• Arduino?... Arduino!

    MyCockpit ® Presents "Mikes Tips" by Mike Powell<div>
    <div style="float:left;width:150px;height:125px;border-color:#AAAAFF;border-style:solid;border-width:0px;padding:0px; 0px 0px 0px;"><img src="http://www.mycockpit.org/advertising/MikePowell/MikePowell-r.jpg" style="border-color: white;width:135px;height:110px;float:left;margin:5px 5px 5px 5px"></div>
    Open-source Electronics Prototyping Platform

    The term “Arduino” is popping up in flight sim circles with growing frequency. Discussions often lean a bit to the techie side which may be a bit off putting to some, and that’s a shame because Arduinos have a lot to offer.

    Arduinos can control stepping motors and RC servos to make steam-gauge style instruments, drive 7-segment LEDs and LCD character displays to emulate aircraft radio heads, interface switches to your sim computer, drive LEDs for your sim’s annunciators, and so on. Arduino is not simply an interface, it’s a low-cost, general-purpose chunk of processing power you can apply anywhere in your sim.

    <div style="float:center;width:458px;height:331px;border-color:#AAAAFF;border-style:solid;border-width:0px;padding:0px; 0px 0px 0px;"><img src="http://www.mycockpit.org/ron/homepage/Mikes%20Tips/2011%20June/pic1.jpg" style="border-color: white;width:448px;height:321px;float:center;margin:5px 5px 5px 5px"></div>
    The Arduino UNO is one of several Arduino models.

    Officially, Arduino is an “open source micro controller prototyping platform”. More specifically:

    1) Arduino is a family of hardware devices. They’re based on Atmel 8-bit micro controllers, and the majority of the Arduinos come with a USB interface. An Arduino board provides a handful of digital I/O connections and generally several analog inputs. If these are not sufficient, the Arduino hardware can be expanded through use of “shields”, small circuit boards that plug on top of the Arduino board. There are motor driving shields, Ethernet shields, wireless shields, prototyping shields, and so on. Assembled Arduino boards range in cost from roughly USD20 to USD40. Or, you can buy a pre-programmed Atmel chip and build the Arduino yourself. Check here: http://arduino.cc/en/Main/Hardware to see the range of boards.

    2) Arduino is a software development environment which allows you to write, compile, debug, and download Arduino programs (called “sketches”) into the Arduino hardware through the USB port. The Arduino language is based on the C programming language, and includes many useful routines. The environment is a free download which you can find here: http://arduino.cc/en/Main/Software

    3) Arduino is a community. Because it’s open source and a high quality product, it has broad appeal. It has been used by highly technical people and by decidedly non-technical people wanting to embed a bit of processing into an otherwise non-technical project. Many of these people share their projects on community sites, so there are many examples to pattern your own work upon, see: http://arduino.cc/blog/. A number of people have written tutorials. For example, see: http://arduino.cc/en/Guide/HomePage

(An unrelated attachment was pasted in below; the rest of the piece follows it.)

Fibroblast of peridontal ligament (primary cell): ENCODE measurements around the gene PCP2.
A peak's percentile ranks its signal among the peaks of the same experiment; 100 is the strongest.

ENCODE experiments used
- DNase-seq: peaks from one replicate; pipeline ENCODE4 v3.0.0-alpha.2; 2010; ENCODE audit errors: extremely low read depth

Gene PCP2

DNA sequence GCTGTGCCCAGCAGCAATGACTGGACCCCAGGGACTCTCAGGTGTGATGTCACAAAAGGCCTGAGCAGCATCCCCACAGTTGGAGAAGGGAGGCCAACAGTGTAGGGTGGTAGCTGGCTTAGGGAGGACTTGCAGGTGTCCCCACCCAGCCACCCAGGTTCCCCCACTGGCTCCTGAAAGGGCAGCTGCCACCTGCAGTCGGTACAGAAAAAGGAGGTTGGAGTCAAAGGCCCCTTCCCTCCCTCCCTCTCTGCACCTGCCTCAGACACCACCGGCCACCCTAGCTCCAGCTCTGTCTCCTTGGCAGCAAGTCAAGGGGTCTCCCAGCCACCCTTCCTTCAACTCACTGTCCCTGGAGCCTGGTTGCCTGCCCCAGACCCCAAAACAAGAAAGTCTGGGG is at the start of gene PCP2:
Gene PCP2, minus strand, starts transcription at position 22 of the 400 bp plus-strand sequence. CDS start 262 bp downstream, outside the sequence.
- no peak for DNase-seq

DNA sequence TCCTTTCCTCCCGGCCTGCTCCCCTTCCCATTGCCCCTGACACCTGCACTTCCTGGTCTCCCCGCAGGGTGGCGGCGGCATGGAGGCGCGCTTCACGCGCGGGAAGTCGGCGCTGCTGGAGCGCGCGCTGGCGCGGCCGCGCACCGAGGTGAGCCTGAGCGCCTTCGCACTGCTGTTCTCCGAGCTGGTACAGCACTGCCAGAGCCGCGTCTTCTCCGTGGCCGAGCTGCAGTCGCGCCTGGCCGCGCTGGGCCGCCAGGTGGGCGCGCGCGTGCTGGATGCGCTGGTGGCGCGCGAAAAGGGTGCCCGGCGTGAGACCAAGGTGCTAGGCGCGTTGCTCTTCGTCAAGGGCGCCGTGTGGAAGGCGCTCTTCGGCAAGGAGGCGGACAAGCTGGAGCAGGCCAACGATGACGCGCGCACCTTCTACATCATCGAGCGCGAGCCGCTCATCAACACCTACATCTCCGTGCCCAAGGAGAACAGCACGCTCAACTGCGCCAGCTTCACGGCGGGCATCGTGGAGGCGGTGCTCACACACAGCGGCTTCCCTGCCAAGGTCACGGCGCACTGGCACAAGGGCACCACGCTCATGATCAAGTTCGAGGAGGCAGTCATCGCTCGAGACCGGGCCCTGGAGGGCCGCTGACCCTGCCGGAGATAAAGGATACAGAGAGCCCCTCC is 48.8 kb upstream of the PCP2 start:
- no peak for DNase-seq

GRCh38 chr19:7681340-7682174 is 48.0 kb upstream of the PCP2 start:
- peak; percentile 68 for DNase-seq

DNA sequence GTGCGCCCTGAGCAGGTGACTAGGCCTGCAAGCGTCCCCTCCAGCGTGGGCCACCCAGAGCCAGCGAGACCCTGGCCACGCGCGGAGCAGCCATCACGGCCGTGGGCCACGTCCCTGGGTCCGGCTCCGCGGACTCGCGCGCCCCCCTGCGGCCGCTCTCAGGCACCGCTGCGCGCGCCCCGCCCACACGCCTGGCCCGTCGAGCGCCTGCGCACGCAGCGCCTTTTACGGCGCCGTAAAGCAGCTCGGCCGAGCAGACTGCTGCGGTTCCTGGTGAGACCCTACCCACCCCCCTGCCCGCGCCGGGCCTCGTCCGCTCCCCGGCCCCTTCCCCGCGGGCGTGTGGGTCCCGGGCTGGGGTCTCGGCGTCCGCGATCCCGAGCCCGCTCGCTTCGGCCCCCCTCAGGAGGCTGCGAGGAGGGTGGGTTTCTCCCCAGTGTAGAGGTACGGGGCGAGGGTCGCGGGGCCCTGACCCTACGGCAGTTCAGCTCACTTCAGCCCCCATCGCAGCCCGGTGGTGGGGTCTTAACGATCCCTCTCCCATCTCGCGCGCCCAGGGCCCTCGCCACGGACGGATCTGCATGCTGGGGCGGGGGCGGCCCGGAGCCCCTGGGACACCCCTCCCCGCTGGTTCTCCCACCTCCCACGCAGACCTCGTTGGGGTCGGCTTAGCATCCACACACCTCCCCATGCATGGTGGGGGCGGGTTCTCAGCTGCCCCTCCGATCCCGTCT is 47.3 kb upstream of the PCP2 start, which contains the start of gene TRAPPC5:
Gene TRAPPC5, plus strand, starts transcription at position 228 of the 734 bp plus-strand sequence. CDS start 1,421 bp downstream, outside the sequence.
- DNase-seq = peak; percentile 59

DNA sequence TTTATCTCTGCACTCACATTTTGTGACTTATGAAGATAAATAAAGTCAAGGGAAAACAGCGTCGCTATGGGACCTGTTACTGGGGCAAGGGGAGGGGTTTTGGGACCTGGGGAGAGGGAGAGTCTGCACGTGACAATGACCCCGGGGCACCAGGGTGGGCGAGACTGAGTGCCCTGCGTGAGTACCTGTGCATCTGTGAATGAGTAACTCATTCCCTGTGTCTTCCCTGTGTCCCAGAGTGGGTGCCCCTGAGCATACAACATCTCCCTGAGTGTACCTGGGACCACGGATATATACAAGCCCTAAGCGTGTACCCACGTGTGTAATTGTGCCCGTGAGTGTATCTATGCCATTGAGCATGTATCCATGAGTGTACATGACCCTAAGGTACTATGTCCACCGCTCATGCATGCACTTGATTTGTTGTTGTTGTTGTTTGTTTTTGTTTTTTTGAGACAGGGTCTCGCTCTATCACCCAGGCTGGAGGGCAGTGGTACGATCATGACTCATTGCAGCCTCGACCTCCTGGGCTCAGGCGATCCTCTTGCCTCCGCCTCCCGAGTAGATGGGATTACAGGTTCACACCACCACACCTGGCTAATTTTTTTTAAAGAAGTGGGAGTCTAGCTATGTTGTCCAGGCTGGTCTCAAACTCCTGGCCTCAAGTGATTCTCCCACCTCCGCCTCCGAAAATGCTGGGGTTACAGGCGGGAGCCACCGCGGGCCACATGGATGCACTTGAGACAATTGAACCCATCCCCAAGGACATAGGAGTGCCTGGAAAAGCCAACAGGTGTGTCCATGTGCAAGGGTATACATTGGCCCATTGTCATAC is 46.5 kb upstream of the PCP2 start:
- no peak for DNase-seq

Arduinos are widely available. For a list of vendors, see: http://arduino.cc/en/Main/Buy. You should be able to find Arduino near to you regardless of which country you call home. You can also find Arduino clones through Ebay, and Arduino variants from companies like Adafruit Industries, http://www.adafruit.com/products/72.

    Arduino boards are general purpose devices which are configured for a specific application through software and optional expansion shields. The Arduino software development environment includes an Arduino driver which makes the USB-interfaced Arduino board appear to be connected to your PC through a virtual serial com port. This provides the means to write host-based software which can communicate with Arduino boards without having to develop USB driver software.

    Such host-based software can provide the bridge to the flight simulation application through use of SimConnect, FSUIPC, or XPUIPC. You won’t need to blaze this path yourself as there are already MyCockpit members doing so, and discussing their progress in the MyCockpit Arduino section of the forum.

    Arduino is a great introduction to micro controllers. It’s low cost and versatile, comes with sample code and tutorials, and is backed by an active community. Micro controllers in general, and Arduinos in particular, provide a means to add more realism to the flight sim experience by adding more functionality to your sim. Go buy one and try it out.

    Mike Powell, author of

    Building Recreational Flight Simulators ,

    Building Simulated Aircraft Instrumentation, and

    Building Simulator Displays Systems. (A work in progress)